Air Force Canines Deploy To Support Operation Inherent Resolve
SOUTHWEST ASIA, June 16, 2017 — One of the most crucial military working dog missions in a deployed environment is explosive detection. And, with their expert sense of smell, the dogs provide an invaluable first line of defense. Mission success depends upon the quality of the bond between military working dog handlers and their canine partners.
Air Force Senior Airmen Carlton Isaacson and Omar Araujo are dog handlers assigned to the 407th Expeditionary Security Forces Squadron. Both service members and their canine partners are deployed at an undisclosed location here in support of Operation Inherent Resolve.
For the past two years, Isaacson has partnered with an 8-year-old German shepherd named Egon, while Araujo has partnered with German shepherd Syrius for more than a year.
Attention to detail, care, trust and communication are key factors in achieving mission success, Isaacson said.
“Being a canine handler is an around-the-clock job,” he said. “Off-duty time is commonly spent training, cleaning kennels or taking our dogs to the vet for routine appointments or emergencies.”
The bond between dog and handler isn’t always immediate, however. Repetition and effort close the gap between the partners, but it’s the long hours and determination that solidifies the emotional bond they build. Dogs get extremely attached to their handlers, so when a new handler is assigned to them they have to adjust.
“Egon can be extremely stubborn at times. When we were first assigned together, I had to make every move with extreme caution,” Isaacson said. “One of the requirements to become a certified dog team is for a handler to be able to carry the dog and Egon wasn’t having it. After many long days and different types of training, the bond between us could never be stronger and I can carry him for miles now.”
Building Trust, Bonds
Locking in that trust is a huge part of what military working dog handlers work toward when first introduced to their canine partner. Hours, days, weeks, and months are spent trying to become a close-knit team.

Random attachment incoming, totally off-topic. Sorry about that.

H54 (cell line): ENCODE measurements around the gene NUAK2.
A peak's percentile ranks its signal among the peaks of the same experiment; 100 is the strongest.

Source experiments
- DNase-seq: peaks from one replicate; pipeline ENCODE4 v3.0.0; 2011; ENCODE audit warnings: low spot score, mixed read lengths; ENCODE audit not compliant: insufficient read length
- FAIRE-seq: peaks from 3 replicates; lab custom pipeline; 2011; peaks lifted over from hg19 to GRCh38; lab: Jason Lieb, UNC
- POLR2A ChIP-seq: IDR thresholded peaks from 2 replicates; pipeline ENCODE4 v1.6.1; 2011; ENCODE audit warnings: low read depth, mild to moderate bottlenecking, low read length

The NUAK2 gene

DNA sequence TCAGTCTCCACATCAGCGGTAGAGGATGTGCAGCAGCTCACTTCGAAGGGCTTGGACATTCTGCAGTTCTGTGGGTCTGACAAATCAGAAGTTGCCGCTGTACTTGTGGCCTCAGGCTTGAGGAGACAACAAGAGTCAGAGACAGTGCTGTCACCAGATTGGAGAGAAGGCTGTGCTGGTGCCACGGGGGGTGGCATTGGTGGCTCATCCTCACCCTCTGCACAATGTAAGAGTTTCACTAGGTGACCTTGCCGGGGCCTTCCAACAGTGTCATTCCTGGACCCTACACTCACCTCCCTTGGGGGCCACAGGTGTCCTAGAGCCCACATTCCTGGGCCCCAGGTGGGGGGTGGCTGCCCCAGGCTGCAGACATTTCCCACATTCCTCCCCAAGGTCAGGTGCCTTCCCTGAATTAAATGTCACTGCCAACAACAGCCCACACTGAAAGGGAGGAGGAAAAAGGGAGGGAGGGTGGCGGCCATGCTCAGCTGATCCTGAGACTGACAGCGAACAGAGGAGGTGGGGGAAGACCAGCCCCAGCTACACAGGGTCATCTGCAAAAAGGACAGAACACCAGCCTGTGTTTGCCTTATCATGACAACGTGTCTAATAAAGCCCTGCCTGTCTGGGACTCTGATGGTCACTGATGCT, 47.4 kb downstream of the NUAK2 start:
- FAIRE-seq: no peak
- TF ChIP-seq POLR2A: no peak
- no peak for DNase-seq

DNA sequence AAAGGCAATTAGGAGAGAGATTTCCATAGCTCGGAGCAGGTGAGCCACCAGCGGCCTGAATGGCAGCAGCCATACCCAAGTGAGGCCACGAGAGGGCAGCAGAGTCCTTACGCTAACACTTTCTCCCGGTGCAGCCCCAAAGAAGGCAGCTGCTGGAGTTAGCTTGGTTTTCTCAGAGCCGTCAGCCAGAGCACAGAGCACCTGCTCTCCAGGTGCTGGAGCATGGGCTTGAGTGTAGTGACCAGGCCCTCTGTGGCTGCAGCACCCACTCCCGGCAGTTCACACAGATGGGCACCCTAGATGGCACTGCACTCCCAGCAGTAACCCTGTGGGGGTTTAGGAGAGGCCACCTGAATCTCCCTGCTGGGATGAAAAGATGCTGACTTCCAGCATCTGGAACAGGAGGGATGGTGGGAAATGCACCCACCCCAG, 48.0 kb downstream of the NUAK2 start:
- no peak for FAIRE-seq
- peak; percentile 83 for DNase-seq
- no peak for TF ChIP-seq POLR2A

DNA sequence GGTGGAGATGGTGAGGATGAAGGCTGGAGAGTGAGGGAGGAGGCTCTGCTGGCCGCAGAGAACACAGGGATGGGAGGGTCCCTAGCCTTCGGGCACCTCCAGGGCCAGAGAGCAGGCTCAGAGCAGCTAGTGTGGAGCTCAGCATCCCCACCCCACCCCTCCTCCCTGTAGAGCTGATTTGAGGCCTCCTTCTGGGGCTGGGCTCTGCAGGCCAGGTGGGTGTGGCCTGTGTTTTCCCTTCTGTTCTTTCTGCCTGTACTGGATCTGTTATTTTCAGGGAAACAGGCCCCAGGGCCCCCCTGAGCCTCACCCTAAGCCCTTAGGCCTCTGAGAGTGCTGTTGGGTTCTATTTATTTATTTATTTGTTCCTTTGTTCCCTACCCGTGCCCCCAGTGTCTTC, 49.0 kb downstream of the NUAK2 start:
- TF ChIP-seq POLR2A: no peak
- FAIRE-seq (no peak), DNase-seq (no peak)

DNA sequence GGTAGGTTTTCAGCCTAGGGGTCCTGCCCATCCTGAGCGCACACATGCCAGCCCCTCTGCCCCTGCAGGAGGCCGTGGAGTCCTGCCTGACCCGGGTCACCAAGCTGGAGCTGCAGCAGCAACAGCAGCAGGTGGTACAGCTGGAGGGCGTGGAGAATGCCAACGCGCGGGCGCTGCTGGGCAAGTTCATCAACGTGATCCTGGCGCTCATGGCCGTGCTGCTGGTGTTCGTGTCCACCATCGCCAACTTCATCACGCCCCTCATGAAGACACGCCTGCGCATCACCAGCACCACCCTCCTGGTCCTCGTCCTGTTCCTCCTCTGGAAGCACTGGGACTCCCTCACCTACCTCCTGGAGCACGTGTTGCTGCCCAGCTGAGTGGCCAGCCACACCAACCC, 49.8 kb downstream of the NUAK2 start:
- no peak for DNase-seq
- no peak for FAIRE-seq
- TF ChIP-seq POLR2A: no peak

Once built, the bond is difficult to break. When Aruajo first met Syrius, it was with his old handler and the connection between the two that made for a slow transition between handlers.
“Every time she left the room, Syrius would sit and stare though the door, waiting for his best friend to come through the door again,” Aruajo added. “That’s what I wanted and that’s what I continue to strive for every day with Syrius.”
Handlers have to find ways to build relationships and trust with their dog partners.
“What I enjoyed most were those quiet moments when all the training was done for the day and after a long walk I could just sit in Syrius’s kennel for hours while he relaxed and napped,” Aruajo said. “I would listen to music, read books or even watch movies until he knew I was the last person he saw at night and the first every morning.”
He added, “There’s no book telling you how to build this bond with your dog. A lot of it is a feeling-out process; some days we gained a lot of ground and others we went backwards. But, I was confident in our partnership.”
Communication is important in any relationship, but it’s lifesaving in combat zones. Not being able to verbally communicate with their partners, dog handlers have to become cognizant of every move and reaction their canines give them to effectively work as a team. Learning each other’s temperament and personality play a huge role in the relationship between dog and handler.
“You have to be able to read your dog in any situation. Knowing what kind of mood your dog is in before and after work,” Araujo said. “Like people, they have bad days. And, if you’re unable to recognize that, you can be endangering his well-being and the team’s effectiveness. The more we’re together, the more I learn about Syrius. Like his behavior, his breathing, heart rate and his working and resting body temperatures.”
Military dog handlers also go through a week-long class on veterinary care for real-world incidents to help care for their dog. They schedule and take their canines to veterinary check-ups and administer medicine when needed.
“Being a handler is challenging, but I can honestly say that I love every minute of it,” Isaacson said. “This has been one of the most rewarding positions I’ve had in my Air Force career.”
[Source: By Air Force Tech. Sgt. Andy M. Kin, 407th Air Expeditionary Group/U.S. DoD -/- Media Relations]
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